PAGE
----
But the one thing the Chinese don't accept is mediocrity of any kind. You go big or you go home, and if you didn’t go big, you really don’t want to go home to the raging eyes of an angry tiger mom. And in a county of 6 billion people, the competition is pretty fierce.

There may not be billions of Chinese people in the SGV, but when it comes to authentic Chinese cuisine, the bar is set sky high, and I don’t understand how Din Tai Fung has managed to survive. 
My initial experience there was ordinary at best, but everyone insisted that I hadn’t had an authentic Din Tai Fung experience. The Pork Dumplings are their best dish, and since I’d only tried the pork and crab dumplings, I was clearly an unfit judge.

They had a point so I gave it another go. I ordered the pork dumplings steaming hot, and I sipped the savory soup with unparalleled enthusiasm and hope. The soup was tasty, the soft meat filling was satisfying to my inner fatty, and the thin, slightly chewy wrapper made for a tight little package. The dumplings were well-made, and they were definitely pretty good, but they were standard southern Chinese at best. Enjoyable, but they didn’t exactly change my life.

Din Tai Fung may not be making any life-changing liquids, but their Milk Tea with Boba was still a pleasant sip. It was nice to wash down all that hot soup with something icy and cold.

The Pork and Rice Shumai were a lot better than the pork and shrimp. The chewy chunks of pork nestled in a pearly ball of sticky rice were palatably exciting,  but these became a little bit bland. Maybe a little more pork to liven up the ratio?

I had tried to chalk up my initial lack of enthusiasm to my recent return from China, but I’ve been back for a while now, and it’ll be a long while before I’m back to Din Tai Fung. The dumplings weren’t bad by any means, but good isn’t good enough when you’re in the valley of the Asians. Come on SGV, even an A- isn’t enough if you’re Asian, and you’re getting a solid B. How about you try to disappoint your tiger mom a little less next time?

Saturday, July 12, 2014

Filling My Belly at Ford’s Filling Station – Culver City

I’m a nobody. I was born to Chinese peasants, and in a world that values who you know as much as what you know, I wasn’t exactly born for glory. Maybe my upbringing made me understand the value of standing on your own two feet or maybe I’m just bitter, but nothing irks me more than people who stand on the shoulders of prodigal parents.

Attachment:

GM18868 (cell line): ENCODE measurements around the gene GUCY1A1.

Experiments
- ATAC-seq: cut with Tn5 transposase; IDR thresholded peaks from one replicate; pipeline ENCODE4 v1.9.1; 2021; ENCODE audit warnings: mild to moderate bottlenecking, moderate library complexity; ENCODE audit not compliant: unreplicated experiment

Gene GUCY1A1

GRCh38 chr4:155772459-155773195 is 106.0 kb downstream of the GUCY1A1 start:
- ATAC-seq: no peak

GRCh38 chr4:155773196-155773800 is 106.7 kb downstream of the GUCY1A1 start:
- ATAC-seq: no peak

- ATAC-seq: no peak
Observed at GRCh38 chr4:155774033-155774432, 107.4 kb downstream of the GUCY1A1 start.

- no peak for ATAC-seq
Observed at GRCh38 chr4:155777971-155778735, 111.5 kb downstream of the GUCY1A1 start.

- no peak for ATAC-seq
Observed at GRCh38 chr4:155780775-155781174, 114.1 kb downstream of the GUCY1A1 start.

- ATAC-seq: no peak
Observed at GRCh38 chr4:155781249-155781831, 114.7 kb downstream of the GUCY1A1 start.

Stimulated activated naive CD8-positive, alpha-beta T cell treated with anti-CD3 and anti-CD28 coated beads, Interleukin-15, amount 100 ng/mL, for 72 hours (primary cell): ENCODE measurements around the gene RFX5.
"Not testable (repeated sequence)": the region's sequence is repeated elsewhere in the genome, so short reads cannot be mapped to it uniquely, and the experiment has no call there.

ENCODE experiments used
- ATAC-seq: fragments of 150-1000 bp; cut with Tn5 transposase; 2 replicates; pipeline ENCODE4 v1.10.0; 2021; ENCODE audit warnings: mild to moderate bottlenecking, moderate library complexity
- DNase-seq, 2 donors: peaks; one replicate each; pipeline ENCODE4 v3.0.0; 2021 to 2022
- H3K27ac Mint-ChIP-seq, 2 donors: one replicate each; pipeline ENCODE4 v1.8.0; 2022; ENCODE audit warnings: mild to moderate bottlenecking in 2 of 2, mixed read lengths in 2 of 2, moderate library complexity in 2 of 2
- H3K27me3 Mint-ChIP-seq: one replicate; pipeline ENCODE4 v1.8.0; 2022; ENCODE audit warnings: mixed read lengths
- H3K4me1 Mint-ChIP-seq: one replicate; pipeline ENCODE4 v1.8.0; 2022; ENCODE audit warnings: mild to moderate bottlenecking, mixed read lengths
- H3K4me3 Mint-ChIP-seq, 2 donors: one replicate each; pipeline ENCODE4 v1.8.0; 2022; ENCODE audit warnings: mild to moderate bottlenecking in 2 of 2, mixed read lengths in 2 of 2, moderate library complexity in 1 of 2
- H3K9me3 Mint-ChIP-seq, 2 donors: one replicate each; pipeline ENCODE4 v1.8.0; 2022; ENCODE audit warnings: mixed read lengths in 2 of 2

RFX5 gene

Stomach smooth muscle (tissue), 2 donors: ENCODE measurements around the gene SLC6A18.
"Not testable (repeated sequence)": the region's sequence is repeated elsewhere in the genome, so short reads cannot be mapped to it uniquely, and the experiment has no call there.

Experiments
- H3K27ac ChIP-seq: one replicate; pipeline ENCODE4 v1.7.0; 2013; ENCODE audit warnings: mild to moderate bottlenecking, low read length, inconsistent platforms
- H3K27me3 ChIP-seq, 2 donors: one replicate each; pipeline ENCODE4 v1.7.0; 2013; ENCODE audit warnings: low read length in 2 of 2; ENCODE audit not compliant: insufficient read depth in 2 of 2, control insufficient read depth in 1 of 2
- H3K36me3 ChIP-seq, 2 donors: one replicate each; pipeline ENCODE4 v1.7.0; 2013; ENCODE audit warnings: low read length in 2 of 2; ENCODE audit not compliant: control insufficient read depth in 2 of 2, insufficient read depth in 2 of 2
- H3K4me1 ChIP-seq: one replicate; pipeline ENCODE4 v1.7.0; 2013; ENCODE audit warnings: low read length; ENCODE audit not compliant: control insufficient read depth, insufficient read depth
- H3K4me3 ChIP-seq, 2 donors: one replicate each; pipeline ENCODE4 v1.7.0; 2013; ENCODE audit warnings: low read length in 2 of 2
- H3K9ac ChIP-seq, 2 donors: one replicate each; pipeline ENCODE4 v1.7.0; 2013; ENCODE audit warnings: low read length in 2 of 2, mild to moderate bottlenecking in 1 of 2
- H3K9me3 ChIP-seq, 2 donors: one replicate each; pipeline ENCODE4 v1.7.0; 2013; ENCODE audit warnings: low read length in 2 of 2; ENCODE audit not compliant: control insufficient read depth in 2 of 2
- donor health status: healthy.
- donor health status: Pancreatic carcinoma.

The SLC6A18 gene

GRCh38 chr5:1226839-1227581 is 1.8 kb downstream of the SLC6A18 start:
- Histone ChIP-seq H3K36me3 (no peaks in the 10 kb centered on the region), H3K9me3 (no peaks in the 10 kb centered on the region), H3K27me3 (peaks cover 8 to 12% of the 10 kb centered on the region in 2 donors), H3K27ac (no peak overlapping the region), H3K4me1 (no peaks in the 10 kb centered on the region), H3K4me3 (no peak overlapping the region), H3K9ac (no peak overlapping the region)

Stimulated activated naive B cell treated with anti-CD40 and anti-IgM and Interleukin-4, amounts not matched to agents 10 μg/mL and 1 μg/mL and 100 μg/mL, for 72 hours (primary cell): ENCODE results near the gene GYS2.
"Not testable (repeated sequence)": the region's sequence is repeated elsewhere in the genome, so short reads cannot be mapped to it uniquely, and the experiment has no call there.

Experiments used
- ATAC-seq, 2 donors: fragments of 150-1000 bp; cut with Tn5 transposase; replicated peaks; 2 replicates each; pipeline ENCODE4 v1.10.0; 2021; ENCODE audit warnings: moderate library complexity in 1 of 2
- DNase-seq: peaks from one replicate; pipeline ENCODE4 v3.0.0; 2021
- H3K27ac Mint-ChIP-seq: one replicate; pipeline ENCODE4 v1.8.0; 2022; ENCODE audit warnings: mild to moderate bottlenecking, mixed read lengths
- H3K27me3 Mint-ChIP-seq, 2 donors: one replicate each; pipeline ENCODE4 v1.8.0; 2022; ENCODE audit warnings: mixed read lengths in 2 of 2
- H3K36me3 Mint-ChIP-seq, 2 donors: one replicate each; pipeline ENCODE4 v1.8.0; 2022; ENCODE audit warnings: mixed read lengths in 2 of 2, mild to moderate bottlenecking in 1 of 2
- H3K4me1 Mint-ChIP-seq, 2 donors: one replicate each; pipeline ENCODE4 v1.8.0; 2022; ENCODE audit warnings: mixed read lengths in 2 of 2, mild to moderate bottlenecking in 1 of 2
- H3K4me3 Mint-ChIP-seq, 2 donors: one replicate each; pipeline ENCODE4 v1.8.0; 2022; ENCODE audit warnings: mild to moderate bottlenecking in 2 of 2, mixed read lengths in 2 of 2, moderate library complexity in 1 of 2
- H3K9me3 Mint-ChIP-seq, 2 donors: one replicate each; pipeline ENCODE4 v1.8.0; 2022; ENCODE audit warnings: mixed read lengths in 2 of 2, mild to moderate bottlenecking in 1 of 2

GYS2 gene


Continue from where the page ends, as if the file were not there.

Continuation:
Chef Benjamin Ford is the son of Harrison Ford, and Ford’s Filling Station stood for everything I hate. But still, I had to see what all the fuss was about so I guess I just had to eat there before it closed.

Shortly after I sat down at an unpretentious outdoor table, the mere thought of Ben Ford climbing the culinary food chain had me scowling at my starters. I couldn’t bear the thought of him getting famous and rich…but no one would ever be as rich as the perfect mix of crisp and fat in the Pork Belly Lettuce Wraps. Their savory flavor is both braised and burnt, and the spicy sauce topped it off just right.

The thing is, it’s easy to succeed when you have the right stuff, and it’s hard to make pork belly poorly. But brisket isn’t as easy to work with, and the Smoked Brisket Taquitos full of soft, flavorfully shredded beef continued to impress.

The Octopus Tostadas took every bit of scowl off my face. The balance of soft cephalopod on a crunchy chip with a crisp kick of jalapeno and a lightness of lime were a mouthful of fresh air.

The Garlic Shrimp were just shrimp in garlic and butter, but they definitely took my breath away…mainly because I couldn’t really breathe in polite company after consuming this slightly pungent dish. Don’t let that stop you - the sauce is well worth the smell.

The special of the day was a Goat Cheese Gnocchi. Soft potato pillows with a freshly creamy tomato sauce and creamy goat cheese was a lot of softness on the same plate. The execution of this simple dish was more seamless than Harrison Ford’s acting skills, but I would have like a little more edge.

The Roasted Beet Salad is fine by itself, but it acts as a great side for any entree. The leafy butter lettuce with sweet golden beets is light and luxurious, and it doubles as a main dish for those craving something a light.

The Flattened Chicken conjures the image of the chicken who crossed the road and never made it to the other side. And it is probably the best chicken I’ve ever had. The meat is so tender and juicy it literally melts in your mouth, and the side of mashed potatoes and succotash make a strong showing while highlighting the chicken itself.I never expected something so fowl-y named to blow my mind.

I hate people who coast through life on who they know instead of what they know, but I don’t doubt that Ben Ford knows his stuff. I guess I was one of the last people to eat at Ford’s Filling Station, and I mourn its closing as deeply as the entertainment industry would mourn the loss of Harrison Ford. It’s easy to be good when you have all the goods, and Chef Ford has more goods to his name than just his name. I don’t know what he’ll fill me up with next, but I can’t wait to try.